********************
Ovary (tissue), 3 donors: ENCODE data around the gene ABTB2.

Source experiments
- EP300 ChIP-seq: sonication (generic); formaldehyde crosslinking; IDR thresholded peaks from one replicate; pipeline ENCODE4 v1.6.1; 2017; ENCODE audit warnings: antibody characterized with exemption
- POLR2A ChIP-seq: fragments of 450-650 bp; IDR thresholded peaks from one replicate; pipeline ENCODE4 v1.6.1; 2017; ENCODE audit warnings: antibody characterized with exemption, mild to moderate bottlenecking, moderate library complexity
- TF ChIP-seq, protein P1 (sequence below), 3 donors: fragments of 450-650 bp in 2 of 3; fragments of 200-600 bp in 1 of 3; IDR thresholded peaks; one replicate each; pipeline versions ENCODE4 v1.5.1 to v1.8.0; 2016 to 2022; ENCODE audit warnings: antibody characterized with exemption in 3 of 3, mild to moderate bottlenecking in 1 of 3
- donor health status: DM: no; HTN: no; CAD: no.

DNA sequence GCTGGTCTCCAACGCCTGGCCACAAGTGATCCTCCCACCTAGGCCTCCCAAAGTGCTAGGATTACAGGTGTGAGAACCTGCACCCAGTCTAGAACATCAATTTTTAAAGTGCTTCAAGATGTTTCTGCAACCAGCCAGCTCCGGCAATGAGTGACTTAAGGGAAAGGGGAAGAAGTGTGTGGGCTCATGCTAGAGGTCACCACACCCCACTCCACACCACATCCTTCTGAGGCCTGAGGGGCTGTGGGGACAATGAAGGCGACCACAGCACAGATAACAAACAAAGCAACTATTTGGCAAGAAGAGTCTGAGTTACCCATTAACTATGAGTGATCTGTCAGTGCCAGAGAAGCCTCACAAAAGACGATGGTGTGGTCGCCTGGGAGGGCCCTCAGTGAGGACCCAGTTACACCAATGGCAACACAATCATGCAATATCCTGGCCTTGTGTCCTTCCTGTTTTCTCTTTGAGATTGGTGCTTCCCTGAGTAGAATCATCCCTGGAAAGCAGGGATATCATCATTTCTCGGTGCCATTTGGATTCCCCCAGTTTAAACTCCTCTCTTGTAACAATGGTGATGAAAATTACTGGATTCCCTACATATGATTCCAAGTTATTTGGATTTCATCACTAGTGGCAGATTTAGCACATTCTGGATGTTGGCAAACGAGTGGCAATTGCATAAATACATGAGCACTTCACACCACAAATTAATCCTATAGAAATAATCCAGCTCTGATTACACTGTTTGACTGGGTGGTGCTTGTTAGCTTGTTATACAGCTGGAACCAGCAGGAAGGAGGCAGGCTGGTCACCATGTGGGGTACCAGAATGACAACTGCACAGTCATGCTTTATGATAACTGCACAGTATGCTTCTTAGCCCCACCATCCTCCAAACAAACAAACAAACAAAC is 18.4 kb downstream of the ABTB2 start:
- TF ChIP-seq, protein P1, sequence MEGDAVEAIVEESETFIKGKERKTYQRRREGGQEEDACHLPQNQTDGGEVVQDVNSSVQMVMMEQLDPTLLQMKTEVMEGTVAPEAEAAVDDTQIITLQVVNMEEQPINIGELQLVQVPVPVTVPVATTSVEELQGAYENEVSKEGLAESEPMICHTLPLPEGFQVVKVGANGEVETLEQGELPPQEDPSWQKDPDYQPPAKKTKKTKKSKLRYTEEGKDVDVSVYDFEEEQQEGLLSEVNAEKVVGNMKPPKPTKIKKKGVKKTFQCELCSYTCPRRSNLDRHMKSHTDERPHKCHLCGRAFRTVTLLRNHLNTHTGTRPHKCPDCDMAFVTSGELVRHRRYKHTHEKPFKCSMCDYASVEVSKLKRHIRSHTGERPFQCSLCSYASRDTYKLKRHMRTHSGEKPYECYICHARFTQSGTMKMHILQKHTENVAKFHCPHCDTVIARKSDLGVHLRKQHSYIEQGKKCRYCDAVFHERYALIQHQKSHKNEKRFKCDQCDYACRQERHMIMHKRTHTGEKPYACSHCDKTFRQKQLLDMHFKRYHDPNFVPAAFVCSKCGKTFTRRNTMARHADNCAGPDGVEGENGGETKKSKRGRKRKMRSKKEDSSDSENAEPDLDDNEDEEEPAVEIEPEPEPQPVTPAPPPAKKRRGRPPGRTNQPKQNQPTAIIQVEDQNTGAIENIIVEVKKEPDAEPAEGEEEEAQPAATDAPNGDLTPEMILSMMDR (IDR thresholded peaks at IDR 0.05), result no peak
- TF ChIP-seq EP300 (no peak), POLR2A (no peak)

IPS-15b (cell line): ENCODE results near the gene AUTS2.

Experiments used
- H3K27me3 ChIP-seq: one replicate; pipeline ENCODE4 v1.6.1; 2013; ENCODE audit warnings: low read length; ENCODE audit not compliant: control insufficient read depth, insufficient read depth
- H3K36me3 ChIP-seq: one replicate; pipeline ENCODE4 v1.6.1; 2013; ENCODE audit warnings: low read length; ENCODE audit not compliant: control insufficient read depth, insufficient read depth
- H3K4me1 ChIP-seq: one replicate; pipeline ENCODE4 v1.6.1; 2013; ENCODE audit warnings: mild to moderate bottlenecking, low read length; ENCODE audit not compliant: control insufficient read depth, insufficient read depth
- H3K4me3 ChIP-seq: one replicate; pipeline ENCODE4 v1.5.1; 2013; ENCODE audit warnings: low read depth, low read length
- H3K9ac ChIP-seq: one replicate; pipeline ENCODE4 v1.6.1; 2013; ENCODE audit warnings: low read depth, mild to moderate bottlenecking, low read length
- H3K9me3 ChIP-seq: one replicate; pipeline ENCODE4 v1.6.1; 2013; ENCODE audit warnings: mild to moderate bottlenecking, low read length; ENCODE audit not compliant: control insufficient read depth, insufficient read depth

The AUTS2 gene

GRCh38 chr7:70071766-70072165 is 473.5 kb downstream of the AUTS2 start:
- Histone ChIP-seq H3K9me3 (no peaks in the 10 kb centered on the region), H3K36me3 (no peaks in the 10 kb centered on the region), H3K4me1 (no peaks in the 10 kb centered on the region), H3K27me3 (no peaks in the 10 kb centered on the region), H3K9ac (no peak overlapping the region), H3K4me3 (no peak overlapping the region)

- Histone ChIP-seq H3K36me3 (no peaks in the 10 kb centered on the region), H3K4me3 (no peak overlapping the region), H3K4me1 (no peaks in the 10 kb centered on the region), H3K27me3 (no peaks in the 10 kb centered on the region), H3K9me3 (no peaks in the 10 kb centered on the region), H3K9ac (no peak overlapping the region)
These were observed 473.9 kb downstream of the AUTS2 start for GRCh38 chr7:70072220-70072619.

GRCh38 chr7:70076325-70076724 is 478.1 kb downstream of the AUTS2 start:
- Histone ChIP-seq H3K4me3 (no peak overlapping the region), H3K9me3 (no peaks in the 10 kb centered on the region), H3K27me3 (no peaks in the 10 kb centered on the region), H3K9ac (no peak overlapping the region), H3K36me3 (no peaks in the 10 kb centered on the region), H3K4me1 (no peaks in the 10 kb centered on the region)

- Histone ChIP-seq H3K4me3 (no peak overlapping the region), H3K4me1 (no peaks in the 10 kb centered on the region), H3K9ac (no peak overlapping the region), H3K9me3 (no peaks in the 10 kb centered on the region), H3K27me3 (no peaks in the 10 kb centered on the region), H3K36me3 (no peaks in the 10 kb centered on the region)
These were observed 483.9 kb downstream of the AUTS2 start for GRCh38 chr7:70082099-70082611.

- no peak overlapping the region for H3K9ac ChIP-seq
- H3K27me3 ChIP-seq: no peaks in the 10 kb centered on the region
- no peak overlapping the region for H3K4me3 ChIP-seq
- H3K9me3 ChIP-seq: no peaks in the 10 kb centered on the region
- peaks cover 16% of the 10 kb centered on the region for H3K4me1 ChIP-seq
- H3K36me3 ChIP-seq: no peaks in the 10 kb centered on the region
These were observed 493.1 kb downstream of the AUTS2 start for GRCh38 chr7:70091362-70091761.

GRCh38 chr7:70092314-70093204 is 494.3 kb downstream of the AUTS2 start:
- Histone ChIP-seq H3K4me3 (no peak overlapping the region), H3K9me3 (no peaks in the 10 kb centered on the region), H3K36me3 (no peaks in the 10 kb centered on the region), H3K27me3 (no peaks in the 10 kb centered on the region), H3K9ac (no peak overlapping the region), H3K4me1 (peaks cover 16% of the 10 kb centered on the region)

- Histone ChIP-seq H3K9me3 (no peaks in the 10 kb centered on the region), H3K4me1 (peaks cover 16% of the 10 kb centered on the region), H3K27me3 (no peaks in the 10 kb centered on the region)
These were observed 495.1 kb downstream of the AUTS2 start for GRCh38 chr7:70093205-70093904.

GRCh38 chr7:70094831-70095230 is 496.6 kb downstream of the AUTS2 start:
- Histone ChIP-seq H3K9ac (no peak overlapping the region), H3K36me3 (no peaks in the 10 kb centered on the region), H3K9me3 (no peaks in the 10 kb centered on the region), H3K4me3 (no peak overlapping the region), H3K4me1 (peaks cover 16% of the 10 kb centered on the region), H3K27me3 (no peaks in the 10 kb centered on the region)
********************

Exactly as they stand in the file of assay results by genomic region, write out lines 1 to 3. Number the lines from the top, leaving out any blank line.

Ovary (tissue), 3 donors: ENCODE data around the gene ABTB2.

Source experiments
- EP300 ChIP-seq: sonication (generic); formaldehyde crosslinking; IDR thresholded peaks from one replicate; pipeline ENCODE4 v1.6.1; 2017; ENCODE audit warnings: antibody characterized with exemption